Ensign addresses health care bill at two town hall sessions

Sen. John Ensign, in his first open forum with Southern Nevadans since he confessed to a sexual affair with a staffer last year, got a pass Wednesday from the public on his personal troubles during a carefully controlled town hall meeting on health care reform.

Not one person asked Ensign about the scandal during two back-to-back hearings where he took prescreened questions from Republican supporters and from Democrats, who were polite but pointed when they asked why he and his GOP colleagues oppose the health care reform bill.

The touchy topic wasn’t far from voters’ minds, however.

“I want to make sure he’s on the right track,’’ Diana Michael, a 68-year-old Ensign supporter, said when asked why she attended the meeting. “I think he made a big mistake, and he’s trying to recover from it. And it’s time to move on.”

The Democrats were hardly in a forgiving mood, yet kept to the health care script in the meeting.

“If he can’t even keep the (marriage) contract he made with the most precious thing in his life, how can you trust him?” Karen Benzer asked while speaking to a reporter.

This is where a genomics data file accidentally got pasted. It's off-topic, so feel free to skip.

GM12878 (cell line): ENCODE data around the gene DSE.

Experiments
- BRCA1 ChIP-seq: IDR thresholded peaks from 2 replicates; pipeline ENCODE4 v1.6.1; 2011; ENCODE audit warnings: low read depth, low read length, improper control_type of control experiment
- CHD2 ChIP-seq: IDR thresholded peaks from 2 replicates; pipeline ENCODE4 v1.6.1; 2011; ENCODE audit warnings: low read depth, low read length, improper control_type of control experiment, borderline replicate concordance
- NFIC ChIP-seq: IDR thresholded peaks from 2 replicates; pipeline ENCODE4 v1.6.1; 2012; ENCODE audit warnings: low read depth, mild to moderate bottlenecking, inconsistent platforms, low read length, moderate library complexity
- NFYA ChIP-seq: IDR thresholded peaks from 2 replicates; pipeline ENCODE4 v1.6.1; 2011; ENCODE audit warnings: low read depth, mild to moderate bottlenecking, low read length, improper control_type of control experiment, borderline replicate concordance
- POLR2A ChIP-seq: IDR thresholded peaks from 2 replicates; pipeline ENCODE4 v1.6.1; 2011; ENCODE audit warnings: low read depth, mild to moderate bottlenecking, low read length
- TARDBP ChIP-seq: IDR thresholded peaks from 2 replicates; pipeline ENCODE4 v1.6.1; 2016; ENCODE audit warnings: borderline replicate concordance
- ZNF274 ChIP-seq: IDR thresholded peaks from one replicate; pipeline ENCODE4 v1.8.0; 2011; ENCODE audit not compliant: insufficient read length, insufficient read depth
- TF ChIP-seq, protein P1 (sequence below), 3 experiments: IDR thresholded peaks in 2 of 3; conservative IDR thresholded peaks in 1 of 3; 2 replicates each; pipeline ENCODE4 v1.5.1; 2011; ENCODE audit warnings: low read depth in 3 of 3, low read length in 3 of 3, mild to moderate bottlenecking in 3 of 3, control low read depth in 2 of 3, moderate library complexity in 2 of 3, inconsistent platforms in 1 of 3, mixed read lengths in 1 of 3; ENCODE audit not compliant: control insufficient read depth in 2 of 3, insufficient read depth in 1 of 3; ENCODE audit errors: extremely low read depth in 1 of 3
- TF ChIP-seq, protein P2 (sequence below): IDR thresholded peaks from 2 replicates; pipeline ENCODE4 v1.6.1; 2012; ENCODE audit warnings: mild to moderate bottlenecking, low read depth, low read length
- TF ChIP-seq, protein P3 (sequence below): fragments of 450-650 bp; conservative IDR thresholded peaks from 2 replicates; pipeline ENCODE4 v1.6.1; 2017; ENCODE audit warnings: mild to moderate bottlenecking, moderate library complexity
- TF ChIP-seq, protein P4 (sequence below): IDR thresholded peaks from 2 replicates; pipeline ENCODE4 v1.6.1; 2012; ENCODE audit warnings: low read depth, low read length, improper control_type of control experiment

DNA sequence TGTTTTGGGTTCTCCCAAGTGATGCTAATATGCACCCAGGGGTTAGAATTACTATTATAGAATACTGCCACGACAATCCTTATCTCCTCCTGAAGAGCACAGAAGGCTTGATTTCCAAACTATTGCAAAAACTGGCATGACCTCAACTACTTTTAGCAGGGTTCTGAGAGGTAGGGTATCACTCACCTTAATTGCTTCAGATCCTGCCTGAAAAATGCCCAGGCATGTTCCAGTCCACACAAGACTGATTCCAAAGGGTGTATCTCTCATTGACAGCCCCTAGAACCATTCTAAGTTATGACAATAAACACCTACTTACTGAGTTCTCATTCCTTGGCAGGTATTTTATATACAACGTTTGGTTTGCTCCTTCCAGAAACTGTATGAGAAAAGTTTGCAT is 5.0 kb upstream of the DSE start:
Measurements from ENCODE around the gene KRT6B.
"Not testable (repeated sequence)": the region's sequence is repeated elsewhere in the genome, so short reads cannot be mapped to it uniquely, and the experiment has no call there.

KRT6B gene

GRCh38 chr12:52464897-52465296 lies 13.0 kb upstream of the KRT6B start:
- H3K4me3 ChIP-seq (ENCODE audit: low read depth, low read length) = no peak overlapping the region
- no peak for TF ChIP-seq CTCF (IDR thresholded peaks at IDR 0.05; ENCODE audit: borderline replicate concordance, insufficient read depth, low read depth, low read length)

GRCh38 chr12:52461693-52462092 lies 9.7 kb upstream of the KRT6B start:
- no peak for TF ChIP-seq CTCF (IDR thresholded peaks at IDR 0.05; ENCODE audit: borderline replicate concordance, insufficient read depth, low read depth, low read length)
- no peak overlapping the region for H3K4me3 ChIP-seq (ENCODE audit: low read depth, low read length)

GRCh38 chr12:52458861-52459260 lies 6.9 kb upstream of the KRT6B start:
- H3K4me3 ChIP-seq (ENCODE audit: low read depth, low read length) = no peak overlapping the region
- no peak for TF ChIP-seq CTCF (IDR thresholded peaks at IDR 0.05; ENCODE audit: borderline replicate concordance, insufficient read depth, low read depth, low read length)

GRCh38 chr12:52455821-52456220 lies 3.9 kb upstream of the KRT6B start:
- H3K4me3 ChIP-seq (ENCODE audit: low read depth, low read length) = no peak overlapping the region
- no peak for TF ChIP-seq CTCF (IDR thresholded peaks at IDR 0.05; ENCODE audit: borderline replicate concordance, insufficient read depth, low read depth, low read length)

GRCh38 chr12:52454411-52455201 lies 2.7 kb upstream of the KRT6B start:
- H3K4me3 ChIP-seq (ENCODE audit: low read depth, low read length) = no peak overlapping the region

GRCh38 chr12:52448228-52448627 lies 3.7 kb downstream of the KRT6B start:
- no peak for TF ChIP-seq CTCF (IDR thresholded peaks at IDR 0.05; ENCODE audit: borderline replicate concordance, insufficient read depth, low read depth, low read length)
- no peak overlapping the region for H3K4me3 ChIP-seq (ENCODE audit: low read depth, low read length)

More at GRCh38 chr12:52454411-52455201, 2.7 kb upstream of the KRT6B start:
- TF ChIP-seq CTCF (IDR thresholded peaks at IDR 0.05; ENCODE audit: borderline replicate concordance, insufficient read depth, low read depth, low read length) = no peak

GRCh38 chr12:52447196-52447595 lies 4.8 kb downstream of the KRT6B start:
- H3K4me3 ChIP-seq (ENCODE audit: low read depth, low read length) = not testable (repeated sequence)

As for Ensign, he dismissed the issue as not-for-public consumption.

“I’ve made all the comments I’m going to make on that,” Ensign said when asked about the status of an ethics investigation related to his affair. “It is what it is.”

A capacity crowd of 300 attended the first hour-long meeting at the Summerlin Library. Ensign agreed to hold a second hour-long session immediately following for 100 people who were left standing outside.

“This is a massive expansion of our federal government,” Ensign said of the bill that would require Americans to have health care coverage, end insurance company practices that deny people with pre-existing medical conditions and try to slow the growth of medical costs.

Benzer, a Democratic activist with who also suffers from muscular dystrophy, confronted Ensign on pre-existing conditions. She asked him why he was only one of two senators who voted against a bill amendment that would prohibit insurance companies from denying coverage to people with autism, which her son has.

Ensign said at the time if autism were included in the measure, people with diabetes would be next in line wanting automatic coverage.

Ensign told Benzer he is opposed to the federal government telling states what to do, a Republican position that appeals to conservative Nevadans.

The senator said the best way to achieve health care reform is to reduce “junk lawsuits” against doctors and hospitals and to encourage healthy behavior.

He also said people should be allowed to buy health insurance across states lines to find cheaper policies.

Although about one-third of the 18 questioners Ensign faced seemed to be in the Democratic camp, most of the comments Ensign fielded were straight from the GOP playbook.

Martin Shainen asked why Congress was rushing the health care reform measure, which passed the Senate 60-39 in a party-line vote held in an unusual late night session on Christmas Eve.